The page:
WASHINGTON, D.C. – U.S. Senator Bob Menendez (D-N.J.), a senior member of the Senate Finance Committee, questioned Internal Revenue Service (IRS) Commissioner Daniel Werfel about an acceptable timeline for the agency to process amended returns as it currently takes approximately 20 weeks to process both paper and electronic amended returns.
“Over the last year, I have led over 8 letters to the IRS about a range of customer service issues impacting taxpayers. Just as the IRS expects taxpayers to file on time, taxpayers and tax professionals should be able to count on the IRS to answer the phone, respond to questions, and process refunds in a timely manner,” Menendez said. “And thanks to the resources provided by the Inflation Reduction Act, the IRS has hired 5,000 new customer service workers to help meet taxpayers’ needs. It’s now consistently answering the phones, as I understand it, between 80 and 90% of the time, at an average speed of 4 minutes, compared to last year where the average level of phone service was 17% with a speed of answer rate of 27 minutes. So that’s good – but there’s still more work to be done.”
Sen. Menendez has long called for better customer service practices at the IRS, and in response the IRS has implemented several customer service changes which have significantly improved taxpayers’ experiences. However, the Senator highlighted the need for improvement in the servicing of amended returns, where the IRS is averaging 20 weeks to process these filings.
The Senator also questioned the Commissioner about disproportionate audit rates of Black Americans following a joint report from Stanford University and the Department of Treasury which found that Black taxpayers are at least three times as likely to be audited by the IRS.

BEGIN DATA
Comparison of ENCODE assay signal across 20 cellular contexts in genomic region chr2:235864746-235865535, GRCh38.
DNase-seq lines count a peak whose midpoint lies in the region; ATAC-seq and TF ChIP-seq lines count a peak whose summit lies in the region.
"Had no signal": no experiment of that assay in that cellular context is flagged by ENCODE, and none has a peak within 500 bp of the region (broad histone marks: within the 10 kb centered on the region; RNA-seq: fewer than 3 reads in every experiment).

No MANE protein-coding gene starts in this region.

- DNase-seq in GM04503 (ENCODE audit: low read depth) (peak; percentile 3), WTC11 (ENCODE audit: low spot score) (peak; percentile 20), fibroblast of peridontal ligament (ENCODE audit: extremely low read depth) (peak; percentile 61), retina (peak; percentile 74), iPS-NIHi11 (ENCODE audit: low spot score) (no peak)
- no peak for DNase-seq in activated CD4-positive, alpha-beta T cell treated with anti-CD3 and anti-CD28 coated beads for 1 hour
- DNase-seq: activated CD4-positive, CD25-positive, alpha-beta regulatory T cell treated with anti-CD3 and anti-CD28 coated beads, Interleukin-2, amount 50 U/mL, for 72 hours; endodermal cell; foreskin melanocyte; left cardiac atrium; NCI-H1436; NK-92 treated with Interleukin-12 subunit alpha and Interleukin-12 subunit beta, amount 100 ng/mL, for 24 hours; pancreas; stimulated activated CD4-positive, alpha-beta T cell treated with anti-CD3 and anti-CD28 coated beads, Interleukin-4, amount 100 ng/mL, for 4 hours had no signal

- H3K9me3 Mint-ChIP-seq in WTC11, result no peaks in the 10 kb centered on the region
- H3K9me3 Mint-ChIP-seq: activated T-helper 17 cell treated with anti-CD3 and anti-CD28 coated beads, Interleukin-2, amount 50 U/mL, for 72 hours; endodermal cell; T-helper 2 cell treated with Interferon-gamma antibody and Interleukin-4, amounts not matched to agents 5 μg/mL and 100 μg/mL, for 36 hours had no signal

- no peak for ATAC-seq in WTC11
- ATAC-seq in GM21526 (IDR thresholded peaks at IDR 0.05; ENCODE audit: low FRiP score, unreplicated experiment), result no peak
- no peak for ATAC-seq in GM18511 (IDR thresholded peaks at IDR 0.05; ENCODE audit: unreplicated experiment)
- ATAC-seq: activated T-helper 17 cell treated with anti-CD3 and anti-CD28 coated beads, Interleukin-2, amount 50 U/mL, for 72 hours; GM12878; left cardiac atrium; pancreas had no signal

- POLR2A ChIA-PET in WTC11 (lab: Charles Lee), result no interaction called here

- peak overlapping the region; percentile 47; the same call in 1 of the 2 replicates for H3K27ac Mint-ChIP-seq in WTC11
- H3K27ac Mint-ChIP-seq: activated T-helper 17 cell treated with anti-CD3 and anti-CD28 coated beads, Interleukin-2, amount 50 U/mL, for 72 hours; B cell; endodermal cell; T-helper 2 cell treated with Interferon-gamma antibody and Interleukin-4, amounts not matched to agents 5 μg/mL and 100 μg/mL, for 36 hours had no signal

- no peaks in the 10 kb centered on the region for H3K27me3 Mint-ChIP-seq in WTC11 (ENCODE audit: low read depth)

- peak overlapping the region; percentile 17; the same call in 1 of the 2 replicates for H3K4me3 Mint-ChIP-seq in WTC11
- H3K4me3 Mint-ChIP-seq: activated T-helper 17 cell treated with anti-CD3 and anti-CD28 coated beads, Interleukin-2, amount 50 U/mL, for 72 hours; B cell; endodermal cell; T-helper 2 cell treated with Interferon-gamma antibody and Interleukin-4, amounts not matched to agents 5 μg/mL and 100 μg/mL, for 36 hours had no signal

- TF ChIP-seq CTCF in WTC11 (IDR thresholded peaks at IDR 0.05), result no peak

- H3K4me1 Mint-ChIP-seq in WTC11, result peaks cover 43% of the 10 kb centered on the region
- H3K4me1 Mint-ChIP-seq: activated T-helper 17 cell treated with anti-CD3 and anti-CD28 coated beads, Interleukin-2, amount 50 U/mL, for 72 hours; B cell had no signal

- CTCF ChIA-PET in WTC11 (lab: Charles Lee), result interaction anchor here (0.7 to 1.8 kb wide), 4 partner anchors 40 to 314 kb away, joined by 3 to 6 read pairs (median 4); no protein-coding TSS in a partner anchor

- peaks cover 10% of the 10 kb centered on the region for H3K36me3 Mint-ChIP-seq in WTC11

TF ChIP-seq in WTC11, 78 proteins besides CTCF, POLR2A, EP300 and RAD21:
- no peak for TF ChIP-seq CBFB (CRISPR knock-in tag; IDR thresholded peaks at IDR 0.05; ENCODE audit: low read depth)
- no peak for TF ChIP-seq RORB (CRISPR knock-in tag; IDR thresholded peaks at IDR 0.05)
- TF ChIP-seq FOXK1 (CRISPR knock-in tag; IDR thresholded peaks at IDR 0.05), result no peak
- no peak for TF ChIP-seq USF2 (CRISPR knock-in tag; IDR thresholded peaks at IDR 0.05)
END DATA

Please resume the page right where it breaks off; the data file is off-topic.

“The IRS doesn’t collect data on race or ethnicity, and the report suggests that the disparity is attributed to discrimination in the IRS’s computer algorithms that select returns for audit,” Menendez said. “The report also found that the IRS disproportionately audits people who claim the Earned Income Tax Credit.”
Sen. Menendez inquired about when to expect the IRS’s use of Login.gov for verification services to begin after some news reports indicated that Login.gov would be used this tax filing season. Sens. Menendez, Booker, Padilla, and Cortez Masto wrote a letter on February 15, 2022 addressing concerns about any continued involvement between the IRS and ID.me, an online identity network that taxpayers can use to access government services. The senators were concerned by the disproportionate harm such facial recognition technology can have on minority and low-income communities.
Sen. Menendez has been a leading voice in ensuring the IRS addresses persistent customer service issues and the extensive processing backlogs plaguing the agency.
Last August, the Senator led more than 90 Senate and House colleagues urging then-IRS Commissioner Charles Rettig to eliminate the ongoing, unprecedented processing delays, extend the suspension of automated notices and collections, and continue making maximum use of overtime and surge teams. Last summer, the Senator led a group of colleagues in calling on the agency to extend the filing deadlines for filers with individual taxpayer identification numbers (ITIN) impacted by colossal processing delays at the agency and were, as a result, unable to file for the Enhanced Child Tax Credit (CTC).
The Senator also led another bicameral effort with 45 colleagues last February that ultimately resulted in the IRS announcing the formation of a second surge team to help address the massive backlogs and continue to improve customer service. In late January 2022, Sens. Menendez led more than 200 colleagues in a bipartisan and bicameral letter calling on the IRS to provide penalty relief for taxpayers – spurring the agency to temporarily halt a number of the penalty notifications while the agency worked to address its persistent processing and customer service issues.